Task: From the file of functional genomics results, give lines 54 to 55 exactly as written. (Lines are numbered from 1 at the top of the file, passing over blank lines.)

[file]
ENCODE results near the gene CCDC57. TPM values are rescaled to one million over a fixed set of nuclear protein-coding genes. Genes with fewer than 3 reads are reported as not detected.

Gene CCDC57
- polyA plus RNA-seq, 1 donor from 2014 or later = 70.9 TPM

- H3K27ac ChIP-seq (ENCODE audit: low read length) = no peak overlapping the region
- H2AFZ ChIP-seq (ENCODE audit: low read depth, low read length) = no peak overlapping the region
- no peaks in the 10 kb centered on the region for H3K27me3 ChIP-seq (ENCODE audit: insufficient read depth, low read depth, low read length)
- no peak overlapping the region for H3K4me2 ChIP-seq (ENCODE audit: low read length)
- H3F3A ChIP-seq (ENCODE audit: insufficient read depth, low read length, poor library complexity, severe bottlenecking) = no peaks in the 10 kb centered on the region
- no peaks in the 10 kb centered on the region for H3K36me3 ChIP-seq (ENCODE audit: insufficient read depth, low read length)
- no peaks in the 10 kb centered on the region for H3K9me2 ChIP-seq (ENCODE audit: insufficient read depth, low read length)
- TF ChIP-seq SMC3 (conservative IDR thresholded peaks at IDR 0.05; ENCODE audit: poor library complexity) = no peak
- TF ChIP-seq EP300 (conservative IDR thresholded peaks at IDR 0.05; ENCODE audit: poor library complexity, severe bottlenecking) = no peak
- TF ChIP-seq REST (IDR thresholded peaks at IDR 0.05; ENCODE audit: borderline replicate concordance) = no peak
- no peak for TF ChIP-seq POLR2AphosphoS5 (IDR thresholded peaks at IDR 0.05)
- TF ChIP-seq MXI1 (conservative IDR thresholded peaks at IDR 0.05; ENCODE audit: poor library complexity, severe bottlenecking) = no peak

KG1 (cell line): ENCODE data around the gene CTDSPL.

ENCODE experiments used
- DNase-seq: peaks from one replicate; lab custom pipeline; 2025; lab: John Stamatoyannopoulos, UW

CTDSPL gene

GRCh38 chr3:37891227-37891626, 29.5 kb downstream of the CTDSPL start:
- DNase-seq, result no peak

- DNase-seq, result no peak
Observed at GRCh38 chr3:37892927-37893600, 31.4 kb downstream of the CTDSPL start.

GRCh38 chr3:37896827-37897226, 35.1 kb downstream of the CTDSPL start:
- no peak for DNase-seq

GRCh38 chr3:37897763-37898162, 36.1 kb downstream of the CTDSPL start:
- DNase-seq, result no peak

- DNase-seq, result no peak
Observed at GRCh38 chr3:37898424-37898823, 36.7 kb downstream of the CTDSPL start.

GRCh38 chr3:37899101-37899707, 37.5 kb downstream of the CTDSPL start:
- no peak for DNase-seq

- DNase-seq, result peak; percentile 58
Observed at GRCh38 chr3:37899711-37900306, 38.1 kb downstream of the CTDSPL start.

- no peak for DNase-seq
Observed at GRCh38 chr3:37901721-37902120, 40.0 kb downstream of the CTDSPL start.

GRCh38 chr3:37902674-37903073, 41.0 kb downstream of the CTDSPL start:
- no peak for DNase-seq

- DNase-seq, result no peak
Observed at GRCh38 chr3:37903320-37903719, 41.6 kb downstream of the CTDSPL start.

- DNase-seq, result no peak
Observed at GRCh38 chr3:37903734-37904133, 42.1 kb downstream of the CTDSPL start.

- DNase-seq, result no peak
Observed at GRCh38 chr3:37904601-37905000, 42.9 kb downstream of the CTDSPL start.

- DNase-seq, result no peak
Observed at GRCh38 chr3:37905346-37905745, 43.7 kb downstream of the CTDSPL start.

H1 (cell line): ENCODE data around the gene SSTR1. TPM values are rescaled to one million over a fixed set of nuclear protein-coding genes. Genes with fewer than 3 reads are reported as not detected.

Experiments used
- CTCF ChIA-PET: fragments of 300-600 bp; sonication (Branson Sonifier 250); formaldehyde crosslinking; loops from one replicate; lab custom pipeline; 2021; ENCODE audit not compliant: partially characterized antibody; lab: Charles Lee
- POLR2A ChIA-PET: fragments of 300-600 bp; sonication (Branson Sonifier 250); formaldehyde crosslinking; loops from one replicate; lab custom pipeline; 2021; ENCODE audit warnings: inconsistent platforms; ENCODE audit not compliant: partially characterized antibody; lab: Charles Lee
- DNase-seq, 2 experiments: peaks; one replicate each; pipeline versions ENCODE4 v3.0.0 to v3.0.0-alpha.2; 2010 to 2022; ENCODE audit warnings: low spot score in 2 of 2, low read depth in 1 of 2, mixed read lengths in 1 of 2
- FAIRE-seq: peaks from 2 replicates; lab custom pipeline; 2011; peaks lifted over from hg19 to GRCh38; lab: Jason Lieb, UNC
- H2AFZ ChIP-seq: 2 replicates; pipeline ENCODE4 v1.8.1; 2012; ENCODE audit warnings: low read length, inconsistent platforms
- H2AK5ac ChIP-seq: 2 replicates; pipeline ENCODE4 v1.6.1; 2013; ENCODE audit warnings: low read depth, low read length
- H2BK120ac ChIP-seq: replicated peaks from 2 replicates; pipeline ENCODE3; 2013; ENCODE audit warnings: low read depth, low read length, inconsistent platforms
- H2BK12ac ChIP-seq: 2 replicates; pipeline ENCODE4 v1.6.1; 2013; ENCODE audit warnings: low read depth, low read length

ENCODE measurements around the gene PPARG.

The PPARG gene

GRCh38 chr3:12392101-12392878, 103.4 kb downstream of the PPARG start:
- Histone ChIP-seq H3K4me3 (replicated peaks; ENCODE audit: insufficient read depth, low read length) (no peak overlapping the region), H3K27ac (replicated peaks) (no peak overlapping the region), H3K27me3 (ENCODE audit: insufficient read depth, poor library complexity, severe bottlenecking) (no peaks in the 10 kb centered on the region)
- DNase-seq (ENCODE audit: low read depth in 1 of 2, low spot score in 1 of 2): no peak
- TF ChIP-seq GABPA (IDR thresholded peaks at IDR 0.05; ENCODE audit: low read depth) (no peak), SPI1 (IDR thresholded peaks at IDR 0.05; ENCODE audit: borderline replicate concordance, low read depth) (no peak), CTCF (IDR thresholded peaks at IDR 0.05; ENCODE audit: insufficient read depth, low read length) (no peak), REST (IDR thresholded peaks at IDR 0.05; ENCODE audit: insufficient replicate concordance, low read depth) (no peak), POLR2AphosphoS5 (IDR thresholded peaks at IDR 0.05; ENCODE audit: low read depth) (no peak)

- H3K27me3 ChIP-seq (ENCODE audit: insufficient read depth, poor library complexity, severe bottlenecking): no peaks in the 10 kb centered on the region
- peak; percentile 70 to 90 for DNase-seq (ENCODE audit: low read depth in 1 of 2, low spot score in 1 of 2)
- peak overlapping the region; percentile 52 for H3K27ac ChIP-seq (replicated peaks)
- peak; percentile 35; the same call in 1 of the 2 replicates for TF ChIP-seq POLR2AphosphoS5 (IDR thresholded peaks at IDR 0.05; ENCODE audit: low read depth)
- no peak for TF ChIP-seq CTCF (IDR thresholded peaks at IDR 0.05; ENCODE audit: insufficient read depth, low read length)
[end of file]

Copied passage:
- H2BK120ac ChIP-seq: replicated peaks from 2 replicates; pipeline ENCODE3; 2013; ENCODE audit warnings: low read depth, low read length, inconsistent platforms
- H2BK12ac ChIP-seq: 2 replicates; pipeline ENCODE4 v1.6.1; 2013; ENCODE audit warnings: low read depth, low read length